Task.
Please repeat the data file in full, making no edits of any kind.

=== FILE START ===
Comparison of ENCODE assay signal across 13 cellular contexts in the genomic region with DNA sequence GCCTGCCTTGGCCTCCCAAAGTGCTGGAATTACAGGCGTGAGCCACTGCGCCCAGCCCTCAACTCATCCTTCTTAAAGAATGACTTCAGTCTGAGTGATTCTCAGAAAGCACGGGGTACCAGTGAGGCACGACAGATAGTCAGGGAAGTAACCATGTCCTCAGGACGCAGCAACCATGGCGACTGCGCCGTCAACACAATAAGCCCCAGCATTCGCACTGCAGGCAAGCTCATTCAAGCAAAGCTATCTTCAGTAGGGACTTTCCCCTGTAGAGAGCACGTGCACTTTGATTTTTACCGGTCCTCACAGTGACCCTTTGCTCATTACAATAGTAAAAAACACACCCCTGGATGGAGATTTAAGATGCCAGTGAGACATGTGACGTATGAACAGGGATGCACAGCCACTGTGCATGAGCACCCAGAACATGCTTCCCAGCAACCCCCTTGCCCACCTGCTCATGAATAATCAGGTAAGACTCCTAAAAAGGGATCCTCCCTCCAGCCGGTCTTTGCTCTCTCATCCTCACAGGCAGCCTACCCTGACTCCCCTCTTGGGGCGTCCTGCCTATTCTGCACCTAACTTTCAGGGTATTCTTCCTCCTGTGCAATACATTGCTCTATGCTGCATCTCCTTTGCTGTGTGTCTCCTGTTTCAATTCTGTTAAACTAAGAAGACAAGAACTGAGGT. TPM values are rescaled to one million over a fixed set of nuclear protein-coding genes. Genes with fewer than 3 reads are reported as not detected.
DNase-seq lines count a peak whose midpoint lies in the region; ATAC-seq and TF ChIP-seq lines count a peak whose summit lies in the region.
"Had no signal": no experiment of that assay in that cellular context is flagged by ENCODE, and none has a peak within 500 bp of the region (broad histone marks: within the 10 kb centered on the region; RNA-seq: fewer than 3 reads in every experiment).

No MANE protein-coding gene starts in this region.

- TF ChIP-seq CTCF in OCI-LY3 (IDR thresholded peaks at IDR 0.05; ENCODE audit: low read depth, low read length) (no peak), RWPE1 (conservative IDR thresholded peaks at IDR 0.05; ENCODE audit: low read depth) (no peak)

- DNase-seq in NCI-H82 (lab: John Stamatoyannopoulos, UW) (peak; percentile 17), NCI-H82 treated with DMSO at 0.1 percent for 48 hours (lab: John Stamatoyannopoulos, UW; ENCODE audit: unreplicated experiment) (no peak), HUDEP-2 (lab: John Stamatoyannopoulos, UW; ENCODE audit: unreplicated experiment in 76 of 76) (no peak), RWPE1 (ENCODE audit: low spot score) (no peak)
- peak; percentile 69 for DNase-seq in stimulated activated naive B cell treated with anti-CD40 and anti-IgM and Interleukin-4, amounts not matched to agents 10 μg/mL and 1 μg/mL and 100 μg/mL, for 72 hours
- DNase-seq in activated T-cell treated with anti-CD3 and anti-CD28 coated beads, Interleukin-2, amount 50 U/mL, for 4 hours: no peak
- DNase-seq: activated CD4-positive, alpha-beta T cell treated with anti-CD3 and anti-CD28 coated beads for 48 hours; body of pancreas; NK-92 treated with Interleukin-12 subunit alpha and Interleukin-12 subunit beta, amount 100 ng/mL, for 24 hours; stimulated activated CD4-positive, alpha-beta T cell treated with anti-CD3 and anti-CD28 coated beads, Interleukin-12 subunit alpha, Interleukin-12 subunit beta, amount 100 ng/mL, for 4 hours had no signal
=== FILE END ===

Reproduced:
Comparison of ENCODE assay signal across 13 cellular contexts in the genomic region with DNA sequence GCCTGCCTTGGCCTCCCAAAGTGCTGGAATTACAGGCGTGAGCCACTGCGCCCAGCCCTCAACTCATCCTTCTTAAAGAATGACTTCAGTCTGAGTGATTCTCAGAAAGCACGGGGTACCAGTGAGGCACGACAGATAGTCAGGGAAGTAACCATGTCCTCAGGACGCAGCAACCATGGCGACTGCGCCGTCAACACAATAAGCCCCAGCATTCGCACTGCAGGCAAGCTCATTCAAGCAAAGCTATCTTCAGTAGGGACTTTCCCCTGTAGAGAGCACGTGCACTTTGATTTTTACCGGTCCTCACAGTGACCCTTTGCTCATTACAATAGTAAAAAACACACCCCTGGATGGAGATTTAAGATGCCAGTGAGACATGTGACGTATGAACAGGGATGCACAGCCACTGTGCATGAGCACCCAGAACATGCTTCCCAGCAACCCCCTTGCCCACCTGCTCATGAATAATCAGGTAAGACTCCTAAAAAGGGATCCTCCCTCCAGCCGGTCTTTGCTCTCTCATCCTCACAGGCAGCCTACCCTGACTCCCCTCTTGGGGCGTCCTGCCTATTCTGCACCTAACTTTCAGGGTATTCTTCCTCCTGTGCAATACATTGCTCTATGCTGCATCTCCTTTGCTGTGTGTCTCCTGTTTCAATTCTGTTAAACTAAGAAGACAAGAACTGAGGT. TPM values are rescaled to one million over a fixed set of nuclear protein-coding genes. Genes with fewer than 3 reads are reported as not detected.
DNase-seq lines count a peak whose midpoint lies in the region; ATAC-seq and TF ChIP-seq lines count a peak whose summit lies in the region.
"Had no signal": no experiment of that assay in that cellular context is flagged by ENCODE, and none has a peak within 500 bp of the region (broad histone marks: within the 10 kb centered on the region; RNA-seq: fewer than 3 reads in every experiment).

No MANE protein-coding gene starts in this region.

- TF ChIP-seq CTCF in OCI-LY3 (IDR thresholded peaks at IDR 0.05; ENCODE audit: low read depth, low read length) (no peak), RWPE1 (conservative IDR thresholded peaks at IDR 0.05; ENCODE audit: low read depth) (no peak)

- DNase-seq in NCI-H82 (lab: John Stamatoyannopoulos, UW) (peak; percentile 17), NCI-H82 treated with DMSO at 0.1 percent for 48 hours (lab: John Stamatoyannopoulos, UW; ENCODE audit: unreplicated experiment) (no peak), HUDEP-2 (lab: John Stamatoyannopoulos, UW; ENCODE audit: unreplicated experiment in 76 of 76) (no peak), RWPE1 (ENCODE audit: low spot score) (no peak)
- peak; percentile 69 for DNase-seq in stimulated activated naive B cell treated with anti-CD40 and anti-IgM and Interleukin-4, amounts not matched to agents 10 μg/mL and 1 μg/mL and 100 μg/mL, for 72 hours
- DNase-seq in activated T-cell treated with anti-CD3 and anti-CD28 coated beads, Interleukin-2, amount 50 U/mL, for 4 hours: no peak
- DNase-seq: activated CD4-positive, alpha-beta T cell treated with anti-CD3 and anti-CD28 coated beads for 48 hours; body of pancreas; NK-92 treated with Interleukin-12 subunit alpha and Interleukin-12 subunit beta, amount 100 ng/mL, for 24 hours; stimulated activated CD4-positive, alpha-beta T cell treated with anti-CD3 and anti-CD28 coated beads, Interleukin-12 subunit alpha, Interleukin-12 subunit beta, amount 100 ng/mL, for 4 hours had no signal